I went through my best gothic emo vampire gear and pulled medium fishnets, ripped black jeans, and a couple of black belts. I didn’t use the one shown here, instead using a cool patterned black cutout belt with an antique gunmetal buckle, previously used for my convention bag when I briefly wore my Nightingale Armor set at E3 a few years ago. I paired everything with leather Freebird Coal Miner boots.
I also yoloed one of the wigs I set aside for this costume by pulling back most of the hair into a single loop at the nape of my neck and leaving the face framing side section hair long and straight. This is a silver wig that was too short for Slayer, but it should work out fine for the Necromancer. I plan to airbrush the thing with Copic markers, as I thought about doing for Slayer, then give it a nice wave for a bit of “Interview with the Vampire” aesthetic. I’ll add a decorative clip to the looped hair tie to finish the look.
The goal with the wig style is to keep everything interesting and close enough to the character design to not be mistaken for something else, but I want to keep the hair controlled and short enough to not hide all of the detail work I’m putting into the coat.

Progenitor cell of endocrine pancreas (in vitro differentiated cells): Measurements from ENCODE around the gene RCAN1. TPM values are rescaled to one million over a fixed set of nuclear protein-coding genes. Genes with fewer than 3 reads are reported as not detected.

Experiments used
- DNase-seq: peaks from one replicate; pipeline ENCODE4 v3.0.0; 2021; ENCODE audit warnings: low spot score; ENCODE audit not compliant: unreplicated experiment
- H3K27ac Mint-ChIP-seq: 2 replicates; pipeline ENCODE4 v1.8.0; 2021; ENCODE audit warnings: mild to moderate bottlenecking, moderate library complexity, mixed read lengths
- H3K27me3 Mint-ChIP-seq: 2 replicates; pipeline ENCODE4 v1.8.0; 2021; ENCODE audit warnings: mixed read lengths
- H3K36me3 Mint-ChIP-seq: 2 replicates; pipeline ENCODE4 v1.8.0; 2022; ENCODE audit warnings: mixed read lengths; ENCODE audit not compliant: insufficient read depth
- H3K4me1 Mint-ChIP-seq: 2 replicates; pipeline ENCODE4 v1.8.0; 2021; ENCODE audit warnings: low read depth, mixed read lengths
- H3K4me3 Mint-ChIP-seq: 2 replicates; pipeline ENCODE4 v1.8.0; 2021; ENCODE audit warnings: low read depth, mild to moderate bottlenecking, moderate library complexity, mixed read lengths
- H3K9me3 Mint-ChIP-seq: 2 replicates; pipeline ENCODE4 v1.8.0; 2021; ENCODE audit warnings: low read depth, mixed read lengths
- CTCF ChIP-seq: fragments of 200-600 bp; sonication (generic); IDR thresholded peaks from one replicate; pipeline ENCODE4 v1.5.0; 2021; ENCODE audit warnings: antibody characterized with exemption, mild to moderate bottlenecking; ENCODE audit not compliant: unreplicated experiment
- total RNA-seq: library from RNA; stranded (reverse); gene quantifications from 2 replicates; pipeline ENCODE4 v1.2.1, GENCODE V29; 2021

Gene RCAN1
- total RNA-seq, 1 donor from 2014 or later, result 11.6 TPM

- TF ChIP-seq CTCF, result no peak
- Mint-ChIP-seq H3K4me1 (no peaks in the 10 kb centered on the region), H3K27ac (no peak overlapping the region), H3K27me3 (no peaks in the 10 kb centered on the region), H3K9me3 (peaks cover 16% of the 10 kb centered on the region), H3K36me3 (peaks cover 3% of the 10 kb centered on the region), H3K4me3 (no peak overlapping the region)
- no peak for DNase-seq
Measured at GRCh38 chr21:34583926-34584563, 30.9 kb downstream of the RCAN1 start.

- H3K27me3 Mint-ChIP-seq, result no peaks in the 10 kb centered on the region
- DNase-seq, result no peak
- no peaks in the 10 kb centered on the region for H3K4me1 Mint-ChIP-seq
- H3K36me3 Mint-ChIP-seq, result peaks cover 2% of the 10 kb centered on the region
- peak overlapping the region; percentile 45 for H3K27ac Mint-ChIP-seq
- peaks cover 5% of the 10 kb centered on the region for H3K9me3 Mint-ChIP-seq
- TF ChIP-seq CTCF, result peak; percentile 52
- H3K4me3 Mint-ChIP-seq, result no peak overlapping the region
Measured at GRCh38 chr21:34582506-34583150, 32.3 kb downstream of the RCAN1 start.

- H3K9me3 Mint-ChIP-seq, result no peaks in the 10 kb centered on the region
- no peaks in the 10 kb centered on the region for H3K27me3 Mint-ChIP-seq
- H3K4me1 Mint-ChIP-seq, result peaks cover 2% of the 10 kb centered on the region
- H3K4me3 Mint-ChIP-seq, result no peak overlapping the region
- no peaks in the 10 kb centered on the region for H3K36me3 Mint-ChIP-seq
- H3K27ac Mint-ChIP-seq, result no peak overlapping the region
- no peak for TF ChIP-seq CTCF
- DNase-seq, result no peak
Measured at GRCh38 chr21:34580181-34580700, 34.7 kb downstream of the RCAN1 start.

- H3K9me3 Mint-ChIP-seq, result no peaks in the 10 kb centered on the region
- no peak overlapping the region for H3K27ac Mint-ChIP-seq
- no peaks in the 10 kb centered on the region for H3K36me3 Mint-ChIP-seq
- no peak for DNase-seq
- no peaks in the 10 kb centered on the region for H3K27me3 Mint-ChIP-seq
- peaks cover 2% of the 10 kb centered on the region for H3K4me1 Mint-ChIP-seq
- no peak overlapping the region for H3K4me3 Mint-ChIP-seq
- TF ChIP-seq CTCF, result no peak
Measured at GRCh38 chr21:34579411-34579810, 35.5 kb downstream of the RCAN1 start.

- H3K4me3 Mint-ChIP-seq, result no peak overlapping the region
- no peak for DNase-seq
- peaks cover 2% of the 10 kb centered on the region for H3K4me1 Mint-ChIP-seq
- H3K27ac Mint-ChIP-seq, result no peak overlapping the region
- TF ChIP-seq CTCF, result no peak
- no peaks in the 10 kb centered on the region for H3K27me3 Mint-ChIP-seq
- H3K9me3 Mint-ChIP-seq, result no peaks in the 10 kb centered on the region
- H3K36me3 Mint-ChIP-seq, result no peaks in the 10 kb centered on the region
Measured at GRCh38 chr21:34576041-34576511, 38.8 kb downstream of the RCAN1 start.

I also quickly made (in about an hour?!) this layered bralette to wear under the coat. As I lose weight toward BlizzCon (this happens every year due to stress and overworking myself on costumes), I hope I won’t have to remake this thing and can instead make small adjustments to keep it wearable because…
…I added a fuckton of gunmetal rings to the edge of the bralette after the shoot. This is one of those things I don’t care to do again unless it’s for other areas of the costume (??!?!??!?!?!?! SOMEONE MAKE IT STOP). It took 4 hours of embroidery alone to sew the rings to this single piece.
Then I was like “How else could I while my life away on this thing to make the sketch scribbles into some sort of cool designs?” so I went with a scale pattern somewhat like Elune’s bodice, but this time some pokey shit is flying off it.
It’s on the sleeves too. Rough estimate was 2 hours of embroidery per section, so 8 hours total for these 4 areas.
And here it is after these applications, looking dapper af on the dressform. I’ve already started the final layer of metallic stitches over the gray scales. When those are done, I’ll start on the next major area. This was all the “small” embroidery work for the coat.
It’s gonna be a year.
I’ll continue updating with these bulk process posts whenever I can.